Paul's Perambulations a personal blog

February 5, 2011

Does Paul take a homeless person to the formal Mendel dinner?

Filed under: Education,Family,Peace,Recreation,Work — admin @ 11:18 pm

The Villanova College of Arts & Sciences invites their faculty to an annual formal dinner. Putting on a tux for dinner seemed rather excessive/wasteful to this simple Quaker. But a friend had purchased one at a garage sale that happened to fit me perfectly, and so I thought I would go. But I remained uneasy with participating in an administration-sponsored event that seemed both unnecessarily wasteful and suppressed all individuality. For a religious institution that has “Caritas” in its motto and supports the individual’s search for truth, this didn’t seem like the best way to publically spend a lot of money. Invitations were for “faculty and guest,” and my former wife declined to attend with me.

What should I do? I decided that I would bring a homeless person as my guest. This seemed satisfactory to me on many counts, and I described my intention and reasoning to a number of people, including Fr. Ray Jackson. Ray Jackson was a good friend of mine and a very liberal priest with whom I had team-taught a graduate course on Peace and War. He was not your ordinary priest, particularly at Villanova. We were each uncommon, but in quite different ways. He was brought up in the Bronx and had been a Marine sergeant in Korea, and these influences were apparent. I described my plan, and my reasons seemed clear and compelling to me. Knowing his sincere concern for peace and justice, I was sure he would agree. But he gave me something to think about. “Paul, I know that this sounds like a good idea to you. But forget it. People work hard; life can be hard. Here is an opportunity for people to forget their concerns and worries and come together as couples and friends for a nice social occasion. And you are going to hit them with hard reality?  Don’t. This is not the time or place.”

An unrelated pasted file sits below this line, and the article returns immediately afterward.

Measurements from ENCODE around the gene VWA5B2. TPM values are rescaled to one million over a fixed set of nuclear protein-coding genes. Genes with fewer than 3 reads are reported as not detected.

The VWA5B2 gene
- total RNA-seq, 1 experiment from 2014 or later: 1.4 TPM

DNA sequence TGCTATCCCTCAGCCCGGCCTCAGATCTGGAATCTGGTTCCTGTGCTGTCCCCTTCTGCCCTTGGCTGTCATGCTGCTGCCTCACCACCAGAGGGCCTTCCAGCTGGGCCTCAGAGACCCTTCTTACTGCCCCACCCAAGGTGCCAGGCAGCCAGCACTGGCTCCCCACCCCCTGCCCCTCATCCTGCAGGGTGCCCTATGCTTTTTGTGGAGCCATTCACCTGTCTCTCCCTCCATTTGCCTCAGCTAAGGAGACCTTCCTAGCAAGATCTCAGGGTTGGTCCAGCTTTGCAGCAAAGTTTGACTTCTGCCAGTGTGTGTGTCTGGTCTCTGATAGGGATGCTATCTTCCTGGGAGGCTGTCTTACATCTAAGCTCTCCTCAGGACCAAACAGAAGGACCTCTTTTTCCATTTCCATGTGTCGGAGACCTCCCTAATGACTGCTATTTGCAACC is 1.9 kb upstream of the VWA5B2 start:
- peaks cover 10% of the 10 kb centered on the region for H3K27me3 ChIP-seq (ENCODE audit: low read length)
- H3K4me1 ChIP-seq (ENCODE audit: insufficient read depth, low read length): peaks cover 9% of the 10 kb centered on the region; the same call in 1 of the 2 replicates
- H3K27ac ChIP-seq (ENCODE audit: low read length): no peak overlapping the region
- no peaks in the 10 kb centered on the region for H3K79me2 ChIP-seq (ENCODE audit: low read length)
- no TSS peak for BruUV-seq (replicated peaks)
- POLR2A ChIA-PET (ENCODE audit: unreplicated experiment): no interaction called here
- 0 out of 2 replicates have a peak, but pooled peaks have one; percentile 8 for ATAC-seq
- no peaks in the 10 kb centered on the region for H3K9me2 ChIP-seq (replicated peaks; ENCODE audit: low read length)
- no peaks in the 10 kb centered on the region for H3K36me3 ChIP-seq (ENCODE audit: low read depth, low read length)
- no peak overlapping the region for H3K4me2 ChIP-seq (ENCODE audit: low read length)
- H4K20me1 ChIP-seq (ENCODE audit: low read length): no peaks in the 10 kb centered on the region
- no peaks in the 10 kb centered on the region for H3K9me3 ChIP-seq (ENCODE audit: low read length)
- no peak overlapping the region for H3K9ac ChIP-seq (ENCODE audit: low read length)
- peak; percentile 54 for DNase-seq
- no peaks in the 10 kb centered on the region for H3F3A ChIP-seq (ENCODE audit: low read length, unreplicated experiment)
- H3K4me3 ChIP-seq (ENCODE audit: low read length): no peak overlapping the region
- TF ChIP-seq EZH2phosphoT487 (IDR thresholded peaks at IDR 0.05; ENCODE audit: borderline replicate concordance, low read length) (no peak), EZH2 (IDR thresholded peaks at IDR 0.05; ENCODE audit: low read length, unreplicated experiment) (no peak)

I thought about it, and followed his advice. I went alone. At a later point in life I met Fran, and we go together. I wear the free garage-sale tux my friend gave me. Fran wears something gorgeous that she got at a thrift store. She looks beautiful; we have a good time.

“To every thing there is a season, and a time to every purpose under the heaven”

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